Sherry Wagner, a UM University Hospital pharmacy technician, recently put the first policy to the test when she received an order for insulin she thought was too much for a baby. She immediately brought the matter to the attention of her supervisor, Diane Gaul. The concern was then shared with the physician who wrote the order. At first, the physician insisted the order was correct, but when Wagner and Gaul held firm, the physician took a second look and discovered an error. The order was changed, and Wagner suffered no ill consequences for her action. In fact, Campbell publicly commended her for her attentiveness and commitment to the safety of the young patient. “I knew I had the support of my supervisors,” Wagner says. “They are very trusting and depend on us to act when we see that a patient is in danger.”

Campbell’s approach is an attempt to turn the culture of medicine from one of “individual blame and retribution to one of systems analysis,” and he may be right on target. According to results from the 2002 NEJM survey, physicians and patients are inclined to attribute mistakes to the failures of individuals. However, a growing body of evidence strongly suggests that errors are more often the result of system failures rather than lapses of attention or judgment by individuals.

Moving the focus of attention from people to systems may provide more options for making improvements. Problems in aviation safety were addressed in just this way. System changes can be quite complex, but they usually require only simple, inexpensive low-tech solutions. “We are beginning to see more carefully designed care processes with built-in redundancies,” says Janet Corrigan, the senior board director for health-care services at the IOM.

Things as simple as putting concentrated potassium chloride, which can cause heart failure if given in too high of a dose, in a locked cabinet rather than open at the nurses station can prevent serious accidents, UT’s Thomas says. Other low-tech measures include increasing communication between team members on different shifts, routine systems of verifying patients’ names and leaving more detailed notes on charts. As health-care workers and administrators become more aware of the problem, small changes like these are being made every day at hospitals across the nation. The results are impossible to measure, but hospital workers are certain that such changes are making a positive impact.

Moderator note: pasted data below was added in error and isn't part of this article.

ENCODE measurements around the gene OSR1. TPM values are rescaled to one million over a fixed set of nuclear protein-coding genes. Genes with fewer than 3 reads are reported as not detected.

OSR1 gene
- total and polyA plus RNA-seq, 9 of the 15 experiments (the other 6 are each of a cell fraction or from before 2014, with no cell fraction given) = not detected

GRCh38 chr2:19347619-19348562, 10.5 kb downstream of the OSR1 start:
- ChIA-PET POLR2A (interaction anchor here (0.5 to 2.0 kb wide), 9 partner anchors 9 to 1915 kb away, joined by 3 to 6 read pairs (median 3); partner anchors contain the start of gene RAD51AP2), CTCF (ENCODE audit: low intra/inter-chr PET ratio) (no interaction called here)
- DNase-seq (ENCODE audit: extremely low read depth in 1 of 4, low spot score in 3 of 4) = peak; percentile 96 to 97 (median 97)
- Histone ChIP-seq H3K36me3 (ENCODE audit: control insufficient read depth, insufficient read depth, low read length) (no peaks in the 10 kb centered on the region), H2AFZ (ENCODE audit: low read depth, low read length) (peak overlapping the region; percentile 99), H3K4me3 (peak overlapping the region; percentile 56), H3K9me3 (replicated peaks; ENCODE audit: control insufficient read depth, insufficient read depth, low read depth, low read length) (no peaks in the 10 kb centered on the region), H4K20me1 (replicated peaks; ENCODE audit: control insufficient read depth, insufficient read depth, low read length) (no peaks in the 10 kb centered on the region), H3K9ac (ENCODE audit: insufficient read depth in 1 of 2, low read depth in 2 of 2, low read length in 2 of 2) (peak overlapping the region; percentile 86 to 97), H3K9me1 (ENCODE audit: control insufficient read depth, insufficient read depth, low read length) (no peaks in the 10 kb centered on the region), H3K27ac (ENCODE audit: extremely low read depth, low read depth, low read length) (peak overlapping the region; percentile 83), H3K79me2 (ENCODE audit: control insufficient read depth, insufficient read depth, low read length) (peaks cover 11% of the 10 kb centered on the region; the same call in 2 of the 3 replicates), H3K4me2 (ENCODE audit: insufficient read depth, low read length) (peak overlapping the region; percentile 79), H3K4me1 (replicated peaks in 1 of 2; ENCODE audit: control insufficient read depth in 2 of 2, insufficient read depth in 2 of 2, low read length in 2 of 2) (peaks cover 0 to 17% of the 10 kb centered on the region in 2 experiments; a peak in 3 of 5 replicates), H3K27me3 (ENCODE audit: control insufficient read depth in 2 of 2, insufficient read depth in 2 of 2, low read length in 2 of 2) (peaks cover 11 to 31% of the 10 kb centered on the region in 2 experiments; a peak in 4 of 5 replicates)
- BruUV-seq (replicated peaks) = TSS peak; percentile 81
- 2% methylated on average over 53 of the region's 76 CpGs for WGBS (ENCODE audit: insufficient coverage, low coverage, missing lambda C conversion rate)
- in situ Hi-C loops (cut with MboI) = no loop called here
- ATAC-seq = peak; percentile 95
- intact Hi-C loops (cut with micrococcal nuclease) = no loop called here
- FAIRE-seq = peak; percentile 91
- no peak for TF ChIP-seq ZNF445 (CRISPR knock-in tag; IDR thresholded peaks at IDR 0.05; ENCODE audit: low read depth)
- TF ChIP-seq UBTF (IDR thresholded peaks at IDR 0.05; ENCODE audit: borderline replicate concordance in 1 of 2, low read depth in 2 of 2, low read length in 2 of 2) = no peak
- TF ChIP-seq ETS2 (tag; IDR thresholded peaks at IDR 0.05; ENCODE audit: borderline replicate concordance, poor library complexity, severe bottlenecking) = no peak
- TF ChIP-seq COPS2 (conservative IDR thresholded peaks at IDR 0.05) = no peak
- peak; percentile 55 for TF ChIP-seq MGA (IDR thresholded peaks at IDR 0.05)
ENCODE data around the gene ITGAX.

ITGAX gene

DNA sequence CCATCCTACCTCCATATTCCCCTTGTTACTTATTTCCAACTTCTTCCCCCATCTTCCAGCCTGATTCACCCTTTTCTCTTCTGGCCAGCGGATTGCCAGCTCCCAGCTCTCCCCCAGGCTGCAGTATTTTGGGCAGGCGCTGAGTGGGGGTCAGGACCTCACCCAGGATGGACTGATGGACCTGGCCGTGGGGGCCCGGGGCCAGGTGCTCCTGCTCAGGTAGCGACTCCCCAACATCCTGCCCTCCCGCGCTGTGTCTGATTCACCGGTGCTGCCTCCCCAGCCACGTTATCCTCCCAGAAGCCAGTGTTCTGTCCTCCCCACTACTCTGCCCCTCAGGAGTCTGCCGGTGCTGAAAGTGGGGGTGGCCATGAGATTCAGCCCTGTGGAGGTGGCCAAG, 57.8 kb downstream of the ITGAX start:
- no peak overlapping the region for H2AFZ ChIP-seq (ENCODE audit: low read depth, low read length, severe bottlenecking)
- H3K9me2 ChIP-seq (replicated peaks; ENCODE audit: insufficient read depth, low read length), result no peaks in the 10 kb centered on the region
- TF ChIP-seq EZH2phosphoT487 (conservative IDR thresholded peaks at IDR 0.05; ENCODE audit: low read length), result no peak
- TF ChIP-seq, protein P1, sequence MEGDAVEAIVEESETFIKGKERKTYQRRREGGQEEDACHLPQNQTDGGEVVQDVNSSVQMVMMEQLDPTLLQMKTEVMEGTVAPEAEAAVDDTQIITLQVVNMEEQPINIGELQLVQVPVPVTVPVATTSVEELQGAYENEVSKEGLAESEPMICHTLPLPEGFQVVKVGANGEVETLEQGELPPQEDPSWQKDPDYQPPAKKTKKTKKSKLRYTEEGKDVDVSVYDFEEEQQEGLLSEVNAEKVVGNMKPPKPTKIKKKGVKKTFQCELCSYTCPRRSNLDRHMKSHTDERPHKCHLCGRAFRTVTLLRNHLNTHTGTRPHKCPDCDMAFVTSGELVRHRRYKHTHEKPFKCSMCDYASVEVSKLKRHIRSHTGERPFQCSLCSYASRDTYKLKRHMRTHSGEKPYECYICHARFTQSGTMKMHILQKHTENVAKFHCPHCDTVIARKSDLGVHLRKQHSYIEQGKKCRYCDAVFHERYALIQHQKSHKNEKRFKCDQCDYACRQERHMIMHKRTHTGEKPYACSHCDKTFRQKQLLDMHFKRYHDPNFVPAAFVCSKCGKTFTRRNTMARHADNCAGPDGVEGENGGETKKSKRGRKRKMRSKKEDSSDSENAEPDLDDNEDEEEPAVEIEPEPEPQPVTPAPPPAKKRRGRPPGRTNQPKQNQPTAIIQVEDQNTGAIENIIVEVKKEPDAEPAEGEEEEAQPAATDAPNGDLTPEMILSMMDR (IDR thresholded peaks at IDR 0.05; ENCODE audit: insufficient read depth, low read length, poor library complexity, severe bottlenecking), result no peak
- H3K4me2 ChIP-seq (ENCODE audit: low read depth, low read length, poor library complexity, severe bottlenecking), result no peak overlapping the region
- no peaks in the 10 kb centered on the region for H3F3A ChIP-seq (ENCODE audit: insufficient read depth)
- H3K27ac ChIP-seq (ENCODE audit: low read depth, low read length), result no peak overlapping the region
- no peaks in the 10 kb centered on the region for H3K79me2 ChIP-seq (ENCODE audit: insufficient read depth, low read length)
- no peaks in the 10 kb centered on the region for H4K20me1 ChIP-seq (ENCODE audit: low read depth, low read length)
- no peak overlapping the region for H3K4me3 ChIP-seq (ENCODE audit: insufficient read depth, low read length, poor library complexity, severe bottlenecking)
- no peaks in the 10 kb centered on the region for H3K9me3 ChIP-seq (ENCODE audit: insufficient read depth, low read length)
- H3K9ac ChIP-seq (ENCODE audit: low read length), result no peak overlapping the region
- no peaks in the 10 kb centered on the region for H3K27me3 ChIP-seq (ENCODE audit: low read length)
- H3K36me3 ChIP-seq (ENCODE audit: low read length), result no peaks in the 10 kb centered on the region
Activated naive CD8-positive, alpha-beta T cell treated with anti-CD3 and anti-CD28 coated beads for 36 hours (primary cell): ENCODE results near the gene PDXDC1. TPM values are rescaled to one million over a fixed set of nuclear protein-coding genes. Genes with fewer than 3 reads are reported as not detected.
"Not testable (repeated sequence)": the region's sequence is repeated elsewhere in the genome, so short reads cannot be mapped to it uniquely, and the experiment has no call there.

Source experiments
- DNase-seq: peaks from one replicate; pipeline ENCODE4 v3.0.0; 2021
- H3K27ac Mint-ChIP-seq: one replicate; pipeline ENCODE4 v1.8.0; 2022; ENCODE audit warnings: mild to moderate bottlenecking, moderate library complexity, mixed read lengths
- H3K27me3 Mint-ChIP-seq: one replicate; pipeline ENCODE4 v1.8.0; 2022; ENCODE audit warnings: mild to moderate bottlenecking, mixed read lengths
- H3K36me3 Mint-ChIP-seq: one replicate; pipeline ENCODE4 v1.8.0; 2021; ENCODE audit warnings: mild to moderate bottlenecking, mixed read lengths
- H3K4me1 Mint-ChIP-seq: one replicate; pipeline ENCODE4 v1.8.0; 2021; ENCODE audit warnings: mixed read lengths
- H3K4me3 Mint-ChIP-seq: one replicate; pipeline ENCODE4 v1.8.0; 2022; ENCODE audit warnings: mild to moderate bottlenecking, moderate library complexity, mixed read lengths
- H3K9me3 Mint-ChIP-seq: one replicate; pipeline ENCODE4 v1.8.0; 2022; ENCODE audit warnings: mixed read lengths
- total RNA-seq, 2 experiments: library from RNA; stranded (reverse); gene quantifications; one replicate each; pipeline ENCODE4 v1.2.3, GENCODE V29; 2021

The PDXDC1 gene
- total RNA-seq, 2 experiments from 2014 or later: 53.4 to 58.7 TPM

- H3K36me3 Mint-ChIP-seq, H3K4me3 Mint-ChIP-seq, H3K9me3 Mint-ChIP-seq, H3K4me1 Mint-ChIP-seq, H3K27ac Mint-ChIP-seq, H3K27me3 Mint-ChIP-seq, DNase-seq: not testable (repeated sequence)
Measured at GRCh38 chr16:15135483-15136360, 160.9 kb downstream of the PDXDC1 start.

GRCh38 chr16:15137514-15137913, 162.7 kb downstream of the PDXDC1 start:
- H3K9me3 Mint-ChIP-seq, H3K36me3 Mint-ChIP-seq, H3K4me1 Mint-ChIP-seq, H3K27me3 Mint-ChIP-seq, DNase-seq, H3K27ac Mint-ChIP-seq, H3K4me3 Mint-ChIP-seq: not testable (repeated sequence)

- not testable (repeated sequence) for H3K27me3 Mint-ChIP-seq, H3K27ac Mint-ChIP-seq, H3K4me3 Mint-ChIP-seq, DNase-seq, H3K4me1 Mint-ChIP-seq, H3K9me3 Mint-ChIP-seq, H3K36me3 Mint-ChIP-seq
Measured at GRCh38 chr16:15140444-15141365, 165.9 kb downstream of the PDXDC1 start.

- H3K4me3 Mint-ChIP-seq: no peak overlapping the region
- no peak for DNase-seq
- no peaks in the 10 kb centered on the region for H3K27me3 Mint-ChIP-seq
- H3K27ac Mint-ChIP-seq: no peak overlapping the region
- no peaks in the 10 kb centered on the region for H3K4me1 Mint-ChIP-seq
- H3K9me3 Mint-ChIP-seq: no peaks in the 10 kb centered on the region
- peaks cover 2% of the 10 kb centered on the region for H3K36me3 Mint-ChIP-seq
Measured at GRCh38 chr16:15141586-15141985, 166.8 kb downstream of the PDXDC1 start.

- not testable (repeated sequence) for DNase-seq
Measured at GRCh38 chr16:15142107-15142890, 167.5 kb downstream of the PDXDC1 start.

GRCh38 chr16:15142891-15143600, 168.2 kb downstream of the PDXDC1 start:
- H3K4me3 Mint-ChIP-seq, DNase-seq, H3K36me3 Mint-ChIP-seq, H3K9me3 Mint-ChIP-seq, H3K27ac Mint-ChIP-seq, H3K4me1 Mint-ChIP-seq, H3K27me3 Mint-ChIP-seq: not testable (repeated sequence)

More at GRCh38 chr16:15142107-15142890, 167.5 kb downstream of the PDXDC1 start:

But the solutions getting the most attention are high-tech—and they’re neither small nor inexpensive. The two most talked about are Computerized Physician Order Entry (CPOE) and electronic medical records systems.

In a CPOE system, medication orders are entered into a computer equipped with software designed to prevent prescribing errors. CPOE is one of the few areas that have been carefully studied, according to Claire Turner, spokeswoman for The Leapfrog Group, a consortium of private and public health-care purchasers working to coordinate patient-safety initiatives. In Leapfrog-member hospitals, such systems have reduced serious prescribing errors by more than 50 percent. This is significant as AHRQ research indicates medication errors account for between 34 percent and 56 percent of all medical errors.

Electronic medical records could have an even greater impact. Because many patients see several physicians at multiple health-care facilities, it can be difficult for any one physician or hospital to get access to all the necessary information about a patient’s care—especially on short notice. “Electronic records will make a huge difference,” the IOM’s Corrigan says. “Health-care providers need complete info [about their patients’ medical history] and immediate access to it.”